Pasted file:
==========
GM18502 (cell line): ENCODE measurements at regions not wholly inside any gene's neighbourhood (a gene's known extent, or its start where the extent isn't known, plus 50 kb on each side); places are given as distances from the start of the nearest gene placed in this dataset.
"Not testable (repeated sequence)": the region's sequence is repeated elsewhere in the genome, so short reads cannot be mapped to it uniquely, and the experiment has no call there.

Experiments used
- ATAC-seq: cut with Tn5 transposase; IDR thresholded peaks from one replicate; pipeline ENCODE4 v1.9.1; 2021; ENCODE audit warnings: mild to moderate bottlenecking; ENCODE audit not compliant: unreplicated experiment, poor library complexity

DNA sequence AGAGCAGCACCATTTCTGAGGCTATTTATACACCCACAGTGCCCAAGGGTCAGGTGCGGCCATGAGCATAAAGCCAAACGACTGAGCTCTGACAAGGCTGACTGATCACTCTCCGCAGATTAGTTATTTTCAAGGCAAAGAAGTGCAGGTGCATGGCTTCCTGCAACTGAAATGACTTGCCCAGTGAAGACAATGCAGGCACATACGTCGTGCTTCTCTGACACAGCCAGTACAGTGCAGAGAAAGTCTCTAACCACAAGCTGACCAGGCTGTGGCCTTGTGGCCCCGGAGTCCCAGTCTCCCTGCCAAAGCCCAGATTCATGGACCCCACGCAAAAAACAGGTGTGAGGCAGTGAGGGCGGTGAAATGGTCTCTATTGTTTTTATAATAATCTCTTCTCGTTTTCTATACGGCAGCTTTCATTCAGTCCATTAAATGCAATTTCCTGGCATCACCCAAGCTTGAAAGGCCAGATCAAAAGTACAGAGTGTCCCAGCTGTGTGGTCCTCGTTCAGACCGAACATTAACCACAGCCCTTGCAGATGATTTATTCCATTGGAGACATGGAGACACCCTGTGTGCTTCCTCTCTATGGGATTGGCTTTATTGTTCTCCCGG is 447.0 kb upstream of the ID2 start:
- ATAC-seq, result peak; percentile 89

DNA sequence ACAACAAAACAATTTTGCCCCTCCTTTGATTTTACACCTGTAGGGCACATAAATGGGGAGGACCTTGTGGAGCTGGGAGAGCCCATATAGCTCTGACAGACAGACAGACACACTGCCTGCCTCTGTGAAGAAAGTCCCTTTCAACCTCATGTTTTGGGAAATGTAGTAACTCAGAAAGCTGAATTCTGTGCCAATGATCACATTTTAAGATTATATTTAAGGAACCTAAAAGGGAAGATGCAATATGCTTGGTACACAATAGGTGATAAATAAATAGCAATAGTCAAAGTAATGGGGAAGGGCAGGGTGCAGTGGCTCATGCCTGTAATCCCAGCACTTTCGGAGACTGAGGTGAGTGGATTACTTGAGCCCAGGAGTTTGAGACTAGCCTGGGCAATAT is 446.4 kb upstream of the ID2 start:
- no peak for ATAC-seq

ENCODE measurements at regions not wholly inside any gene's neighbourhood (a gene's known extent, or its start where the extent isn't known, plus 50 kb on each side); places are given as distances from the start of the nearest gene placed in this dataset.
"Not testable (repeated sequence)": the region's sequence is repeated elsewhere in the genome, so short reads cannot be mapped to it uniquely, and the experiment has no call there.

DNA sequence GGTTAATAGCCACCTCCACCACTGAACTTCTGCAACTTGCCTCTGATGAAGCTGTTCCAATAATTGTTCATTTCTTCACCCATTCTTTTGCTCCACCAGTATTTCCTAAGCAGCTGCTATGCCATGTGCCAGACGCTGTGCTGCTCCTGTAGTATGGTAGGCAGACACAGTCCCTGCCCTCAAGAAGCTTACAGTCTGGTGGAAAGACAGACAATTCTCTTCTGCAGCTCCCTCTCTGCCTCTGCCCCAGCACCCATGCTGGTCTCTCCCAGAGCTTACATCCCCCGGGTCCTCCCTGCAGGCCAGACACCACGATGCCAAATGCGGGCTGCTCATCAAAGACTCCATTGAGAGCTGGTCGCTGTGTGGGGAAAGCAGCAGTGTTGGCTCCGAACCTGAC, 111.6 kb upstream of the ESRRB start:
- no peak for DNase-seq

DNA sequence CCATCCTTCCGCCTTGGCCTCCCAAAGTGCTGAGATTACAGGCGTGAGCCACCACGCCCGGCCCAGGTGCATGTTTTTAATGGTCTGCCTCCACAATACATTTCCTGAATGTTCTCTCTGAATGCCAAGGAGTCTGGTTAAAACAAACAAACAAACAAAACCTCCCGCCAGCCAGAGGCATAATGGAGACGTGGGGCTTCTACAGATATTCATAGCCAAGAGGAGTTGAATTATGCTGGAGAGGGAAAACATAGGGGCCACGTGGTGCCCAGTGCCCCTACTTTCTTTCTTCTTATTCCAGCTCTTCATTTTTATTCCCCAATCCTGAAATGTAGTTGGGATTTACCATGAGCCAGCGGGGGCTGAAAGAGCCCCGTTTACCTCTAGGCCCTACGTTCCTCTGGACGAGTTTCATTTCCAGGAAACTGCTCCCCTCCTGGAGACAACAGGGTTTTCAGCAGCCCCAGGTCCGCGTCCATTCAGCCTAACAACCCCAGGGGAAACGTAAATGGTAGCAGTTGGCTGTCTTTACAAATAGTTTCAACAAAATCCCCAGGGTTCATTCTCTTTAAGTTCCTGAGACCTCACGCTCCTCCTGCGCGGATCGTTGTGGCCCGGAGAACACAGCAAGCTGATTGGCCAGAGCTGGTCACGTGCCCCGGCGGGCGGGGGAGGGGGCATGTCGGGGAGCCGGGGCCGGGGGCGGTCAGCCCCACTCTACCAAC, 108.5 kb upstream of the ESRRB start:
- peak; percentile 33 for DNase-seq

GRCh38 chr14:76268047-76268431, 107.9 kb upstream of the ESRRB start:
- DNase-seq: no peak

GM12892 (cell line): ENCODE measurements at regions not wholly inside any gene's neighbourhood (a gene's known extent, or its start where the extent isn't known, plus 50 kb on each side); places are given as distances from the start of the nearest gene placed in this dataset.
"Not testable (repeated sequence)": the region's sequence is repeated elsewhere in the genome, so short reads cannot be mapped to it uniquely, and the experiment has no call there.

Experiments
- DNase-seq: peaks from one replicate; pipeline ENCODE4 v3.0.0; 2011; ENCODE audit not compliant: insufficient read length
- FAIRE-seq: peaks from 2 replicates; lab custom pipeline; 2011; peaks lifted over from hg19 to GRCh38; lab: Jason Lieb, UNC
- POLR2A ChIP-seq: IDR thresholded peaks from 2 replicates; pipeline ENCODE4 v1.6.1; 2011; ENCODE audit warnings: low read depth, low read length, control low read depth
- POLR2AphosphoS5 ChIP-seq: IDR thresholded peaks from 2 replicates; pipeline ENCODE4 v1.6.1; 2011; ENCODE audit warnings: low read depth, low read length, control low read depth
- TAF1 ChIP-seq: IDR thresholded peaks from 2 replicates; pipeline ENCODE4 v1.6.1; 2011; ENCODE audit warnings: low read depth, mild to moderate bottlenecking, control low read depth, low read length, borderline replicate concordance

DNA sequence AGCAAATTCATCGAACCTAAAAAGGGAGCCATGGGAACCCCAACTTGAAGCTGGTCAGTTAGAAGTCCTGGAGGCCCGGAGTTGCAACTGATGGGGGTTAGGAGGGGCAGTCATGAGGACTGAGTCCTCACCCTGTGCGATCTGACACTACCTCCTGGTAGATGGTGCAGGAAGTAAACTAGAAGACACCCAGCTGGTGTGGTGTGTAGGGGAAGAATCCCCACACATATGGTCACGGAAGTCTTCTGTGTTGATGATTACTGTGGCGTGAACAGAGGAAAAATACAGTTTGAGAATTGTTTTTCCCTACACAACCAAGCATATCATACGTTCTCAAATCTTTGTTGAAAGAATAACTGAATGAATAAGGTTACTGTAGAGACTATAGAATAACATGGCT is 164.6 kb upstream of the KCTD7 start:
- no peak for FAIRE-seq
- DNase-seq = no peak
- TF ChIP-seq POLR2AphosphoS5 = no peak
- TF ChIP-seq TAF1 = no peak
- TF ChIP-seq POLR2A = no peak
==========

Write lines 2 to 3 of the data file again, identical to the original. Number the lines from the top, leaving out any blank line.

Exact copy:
"Not testable (repeated sequence)": the region's sequence is repeated elsewhere in the genome, so short reads cannot be mapped to it uniquely, and the experiment has no call there.

Experiments used